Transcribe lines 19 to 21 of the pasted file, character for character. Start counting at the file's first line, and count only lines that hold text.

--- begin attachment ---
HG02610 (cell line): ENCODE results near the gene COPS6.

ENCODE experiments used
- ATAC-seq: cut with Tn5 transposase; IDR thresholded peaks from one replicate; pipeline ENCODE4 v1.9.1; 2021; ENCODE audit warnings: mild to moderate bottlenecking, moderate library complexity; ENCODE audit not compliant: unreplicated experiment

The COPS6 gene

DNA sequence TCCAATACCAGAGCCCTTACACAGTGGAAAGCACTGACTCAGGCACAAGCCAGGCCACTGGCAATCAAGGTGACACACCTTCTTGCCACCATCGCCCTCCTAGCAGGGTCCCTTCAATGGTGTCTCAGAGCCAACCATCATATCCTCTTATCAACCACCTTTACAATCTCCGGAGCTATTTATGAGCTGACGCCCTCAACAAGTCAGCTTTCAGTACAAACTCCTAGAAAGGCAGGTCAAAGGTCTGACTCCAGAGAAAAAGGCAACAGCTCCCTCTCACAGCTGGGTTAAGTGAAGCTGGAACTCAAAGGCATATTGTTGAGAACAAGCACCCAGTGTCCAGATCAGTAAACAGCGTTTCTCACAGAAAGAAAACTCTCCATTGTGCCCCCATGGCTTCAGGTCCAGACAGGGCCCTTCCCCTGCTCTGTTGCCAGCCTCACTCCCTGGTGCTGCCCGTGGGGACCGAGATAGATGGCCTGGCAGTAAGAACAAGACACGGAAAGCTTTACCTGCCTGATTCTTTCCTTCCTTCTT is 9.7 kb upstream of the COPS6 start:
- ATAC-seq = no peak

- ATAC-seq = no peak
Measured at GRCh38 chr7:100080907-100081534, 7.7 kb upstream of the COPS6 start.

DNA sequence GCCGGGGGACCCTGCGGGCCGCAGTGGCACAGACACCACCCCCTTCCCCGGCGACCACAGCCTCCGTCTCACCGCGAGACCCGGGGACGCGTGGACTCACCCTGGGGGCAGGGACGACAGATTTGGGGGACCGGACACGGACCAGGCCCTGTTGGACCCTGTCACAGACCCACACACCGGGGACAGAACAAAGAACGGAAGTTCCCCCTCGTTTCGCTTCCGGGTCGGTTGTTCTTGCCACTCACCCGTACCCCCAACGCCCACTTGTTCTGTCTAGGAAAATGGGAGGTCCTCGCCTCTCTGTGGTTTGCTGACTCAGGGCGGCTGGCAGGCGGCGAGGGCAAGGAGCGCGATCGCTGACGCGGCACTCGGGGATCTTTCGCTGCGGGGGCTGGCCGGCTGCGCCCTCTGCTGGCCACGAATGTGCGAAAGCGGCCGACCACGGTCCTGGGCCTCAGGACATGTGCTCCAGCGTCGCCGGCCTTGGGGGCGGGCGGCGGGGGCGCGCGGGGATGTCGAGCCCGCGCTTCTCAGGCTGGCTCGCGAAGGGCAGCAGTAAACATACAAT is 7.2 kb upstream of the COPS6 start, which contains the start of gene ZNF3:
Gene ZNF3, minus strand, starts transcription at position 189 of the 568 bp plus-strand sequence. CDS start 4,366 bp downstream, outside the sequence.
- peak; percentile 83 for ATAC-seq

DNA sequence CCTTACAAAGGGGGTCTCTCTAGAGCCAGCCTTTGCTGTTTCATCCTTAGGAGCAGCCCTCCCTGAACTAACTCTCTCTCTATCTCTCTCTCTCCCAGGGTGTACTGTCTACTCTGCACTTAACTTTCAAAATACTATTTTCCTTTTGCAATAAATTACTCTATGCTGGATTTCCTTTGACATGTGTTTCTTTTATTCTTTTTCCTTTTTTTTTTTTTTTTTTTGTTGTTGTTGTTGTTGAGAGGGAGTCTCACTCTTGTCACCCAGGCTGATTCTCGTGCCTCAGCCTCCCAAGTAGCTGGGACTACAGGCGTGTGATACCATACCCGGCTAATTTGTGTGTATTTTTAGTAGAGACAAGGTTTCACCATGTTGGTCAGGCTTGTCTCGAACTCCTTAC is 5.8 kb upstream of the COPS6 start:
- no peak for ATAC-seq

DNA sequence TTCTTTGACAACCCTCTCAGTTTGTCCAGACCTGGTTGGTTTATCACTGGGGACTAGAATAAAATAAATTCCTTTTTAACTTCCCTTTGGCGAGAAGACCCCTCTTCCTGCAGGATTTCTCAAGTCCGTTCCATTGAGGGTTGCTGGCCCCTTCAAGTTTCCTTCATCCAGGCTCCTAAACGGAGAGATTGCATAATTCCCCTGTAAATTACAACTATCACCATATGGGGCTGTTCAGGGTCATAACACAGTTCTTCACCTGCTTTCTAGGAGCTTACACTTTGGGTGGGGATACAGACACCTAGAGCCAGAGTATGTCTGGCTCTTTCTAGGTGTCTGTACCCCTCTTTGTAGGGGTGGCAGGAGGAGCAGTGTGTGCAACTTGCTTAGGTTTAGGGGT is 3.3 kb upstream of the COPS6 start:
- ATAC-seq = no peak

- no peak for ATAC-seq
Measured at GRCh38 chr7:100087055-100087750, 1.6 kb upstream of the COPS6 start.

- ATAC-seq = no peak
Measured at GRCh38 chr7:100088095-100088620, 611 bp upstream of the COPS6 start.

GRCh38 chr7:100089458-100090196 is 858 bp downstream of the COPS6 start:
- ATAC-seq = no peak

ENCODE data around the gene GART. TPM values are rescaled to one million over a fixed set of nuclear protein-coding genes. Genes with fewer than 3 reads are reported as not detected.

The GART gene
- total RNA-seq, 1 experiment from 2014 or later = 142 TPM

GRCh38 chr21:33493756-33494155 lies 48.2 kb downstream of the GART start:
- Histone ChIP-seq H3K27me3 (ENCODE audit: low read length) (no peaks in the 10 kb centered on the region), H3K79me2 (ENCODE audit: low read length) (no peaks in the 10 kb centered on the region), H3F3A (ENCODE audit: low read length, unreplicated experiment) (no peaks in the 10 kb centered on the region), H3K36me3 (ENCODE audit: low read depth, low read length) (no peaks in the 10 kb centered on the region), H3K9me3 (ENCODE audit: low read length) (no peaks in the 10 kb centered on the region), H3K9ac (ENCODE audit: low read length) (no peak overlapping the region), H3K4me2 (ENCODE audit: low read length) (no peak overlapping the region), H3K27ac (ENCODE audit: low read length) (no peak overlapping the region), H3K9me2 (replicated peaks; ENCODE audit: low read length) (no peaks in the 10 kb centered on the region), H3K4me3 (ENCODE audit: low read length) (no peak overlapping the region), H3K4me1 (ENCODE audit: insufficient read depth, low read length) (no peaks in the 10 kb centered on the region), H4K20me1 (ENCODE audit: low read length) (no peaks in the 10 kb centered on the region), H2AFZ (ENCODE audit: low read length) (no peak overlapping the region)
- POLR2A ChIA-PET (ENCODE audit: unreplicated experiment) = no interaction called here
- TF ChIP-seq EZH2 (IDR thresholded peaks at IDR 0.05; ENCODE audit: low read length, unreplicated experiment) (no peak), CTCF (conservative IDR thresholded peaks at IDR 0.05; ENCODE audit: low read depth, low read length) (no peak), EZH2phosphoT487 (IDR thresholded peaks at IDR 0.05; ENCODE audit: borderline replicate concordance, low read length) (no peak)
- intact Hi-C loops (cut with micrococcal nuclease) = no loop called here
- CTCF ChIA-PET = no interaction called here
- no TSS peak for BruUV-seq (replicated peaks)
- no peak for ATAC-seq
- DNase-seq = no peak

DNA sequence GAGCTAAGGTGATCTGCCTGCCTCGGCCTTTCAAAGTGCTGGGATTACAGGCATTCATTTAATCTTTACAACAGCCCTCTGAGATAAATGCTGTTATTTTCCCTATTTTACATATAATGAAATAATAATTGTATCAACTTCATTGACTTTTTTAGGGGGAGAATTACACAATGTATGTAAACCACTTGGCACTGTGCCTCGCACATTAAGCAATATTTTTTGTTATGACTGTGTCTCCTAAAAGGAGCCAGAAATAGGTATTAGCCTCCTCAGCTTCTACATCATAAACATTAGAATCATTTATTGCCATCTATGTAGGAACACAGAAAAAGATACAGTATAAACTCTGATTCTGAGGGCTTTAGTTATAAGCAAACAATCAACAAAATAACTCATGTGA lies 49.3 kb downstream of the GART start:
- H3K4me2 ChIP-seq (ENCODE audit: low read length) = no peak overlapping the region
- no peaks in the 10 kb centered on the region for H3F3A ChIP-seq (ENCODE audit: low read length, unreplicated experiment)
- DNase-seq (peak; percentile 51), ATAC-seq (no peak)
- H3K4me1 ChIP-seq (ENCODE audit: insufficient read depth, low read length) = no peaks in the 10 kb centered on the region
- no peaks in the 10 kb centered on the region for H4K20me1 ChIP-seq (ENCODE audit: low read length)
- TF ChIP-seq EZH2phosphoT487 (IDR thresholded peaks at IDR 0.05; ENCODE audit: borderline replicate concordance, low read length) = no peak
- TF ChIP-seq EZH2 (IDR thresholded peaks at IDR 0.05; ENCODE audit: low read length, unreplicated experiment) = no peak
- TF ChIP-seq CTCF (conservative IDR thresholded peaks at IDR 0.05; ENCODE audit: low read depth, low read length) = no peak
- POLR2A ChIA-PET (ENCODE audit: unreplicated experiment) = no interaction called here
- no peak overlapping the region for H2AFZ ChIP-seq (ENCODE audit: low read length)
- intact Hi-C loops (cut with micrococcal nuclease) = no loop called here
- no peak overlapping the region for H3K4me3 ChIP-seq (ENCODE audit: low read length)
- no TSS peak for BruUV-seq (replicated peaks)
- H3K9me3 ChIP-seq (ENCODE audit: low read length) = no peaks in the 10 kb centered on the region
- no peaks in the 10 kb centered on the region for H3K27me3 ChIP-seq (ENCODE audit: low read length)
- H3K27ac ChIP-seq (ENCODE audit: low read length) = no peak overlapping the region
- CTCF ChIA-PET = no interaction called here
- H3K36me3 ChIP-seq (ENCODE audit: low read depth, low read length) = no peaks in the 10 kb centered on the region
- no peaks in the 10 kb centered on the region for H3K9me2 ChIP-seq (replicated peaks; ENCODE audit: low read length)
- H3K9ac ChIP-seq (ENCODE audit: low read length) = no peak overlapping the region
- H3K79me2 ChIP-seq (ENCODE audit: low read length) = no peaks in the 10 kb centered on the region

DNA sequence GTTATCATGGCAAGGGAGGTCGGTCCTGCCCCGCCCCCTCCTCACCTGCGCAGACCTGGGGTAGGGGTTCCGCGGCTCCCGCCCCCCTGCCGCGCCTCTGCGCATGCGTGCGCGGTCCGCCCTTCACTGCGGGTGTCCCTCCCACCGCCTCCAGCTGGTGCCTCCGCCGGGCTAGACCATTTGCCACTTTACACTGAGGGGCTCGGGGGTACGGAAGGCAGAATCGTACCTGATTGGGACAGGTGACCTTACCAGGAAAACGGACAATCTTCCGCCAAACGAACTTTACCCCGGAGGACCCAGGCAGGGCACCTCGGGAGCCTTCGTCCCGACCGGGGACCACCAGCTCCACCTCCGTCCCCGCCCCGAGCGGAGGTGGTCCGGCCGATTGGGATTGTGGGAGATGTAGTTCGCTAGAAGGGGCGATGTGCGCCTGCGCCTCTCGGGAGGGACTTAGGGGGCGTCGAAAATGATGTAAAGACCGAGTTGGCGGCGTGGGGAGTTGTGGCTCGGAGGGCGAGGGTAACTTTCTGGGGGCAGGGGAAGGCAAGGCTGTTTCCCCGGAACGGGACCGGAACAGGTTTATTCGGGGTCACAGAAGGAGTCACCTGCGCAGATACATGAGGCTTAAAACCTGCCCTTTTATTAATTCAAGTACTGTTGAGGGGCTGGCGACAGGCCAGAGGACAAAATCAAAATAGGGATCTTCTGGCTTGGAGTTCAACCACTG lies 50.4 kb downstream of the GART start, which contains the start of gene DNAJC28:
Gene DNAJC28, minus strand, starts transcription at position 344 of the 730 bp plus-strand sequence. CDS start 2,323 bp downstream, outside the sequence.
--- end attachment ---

Measured at GRCh38 chr7:100088095-100088620, 611 bp upstream of the COPS6 start.

GRCh38 chr7:100089458-100090196 is 858 bp downstream of the COPS6 start:
- ATAC-seq = no peak